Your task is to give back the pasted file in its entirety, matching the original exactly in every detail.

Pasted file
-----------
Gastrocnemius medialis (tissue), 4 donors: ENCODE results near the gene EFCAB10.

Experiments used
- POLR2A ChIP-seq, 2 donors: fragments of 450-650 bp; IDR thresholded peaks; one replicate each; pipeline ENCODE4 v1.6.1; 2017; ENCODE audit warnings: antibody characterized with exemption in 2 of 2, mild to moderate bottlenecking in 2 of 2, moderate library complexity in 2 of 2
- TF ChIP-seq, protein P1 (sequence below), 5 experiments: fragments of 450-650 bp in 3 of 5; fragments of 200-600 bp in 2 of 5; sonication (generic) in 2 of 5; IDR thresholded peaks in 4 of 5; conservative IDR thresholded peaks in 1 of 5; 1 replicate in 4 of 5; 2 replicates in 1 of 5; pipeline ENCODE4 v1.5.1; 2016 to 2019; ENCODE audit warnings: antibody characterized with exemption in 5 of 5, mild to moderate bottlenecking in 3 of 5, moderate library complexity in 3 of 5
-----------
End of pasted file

Gastrocnemius medialis (tissue), 4 donors: ENCODE results near the gene EFCAB10.

Experiments used
- POLR2A ChIP-seq, 2 donors: fragments of 450-650 bp; IDR thresholded peaks; one replicate each; pipeline ENCODE4 v1.6.1; 2017; ENCODE audit warnings: antibody characterized with exemption in 2 of 2, mild to moderate bottlenecking in 2 of 2, moderate library complexity in 2 of 2
- TF ChIP-seq, protein P1 (sequence below), 5 experiments: fragments of 450-650 bp in 3 of 5; fragments of 200-600 bp in 2 of 5; sonication (generic) in 2 of 5; IDR thresholded peaks in 4 of 5; conservative IDR thresholded peaks in 1 of 5; 1 replicate in 4 of 5; 2 replicates in 1 of 5; pipeline ENCODE4 v1.5.1; 2016 to 2019; ENCODE audit warnings: antibody characterized with exemption in 5 of 5, mild to moderate bottlenecking in 3 of 5, moderate library complexity in 3 of 5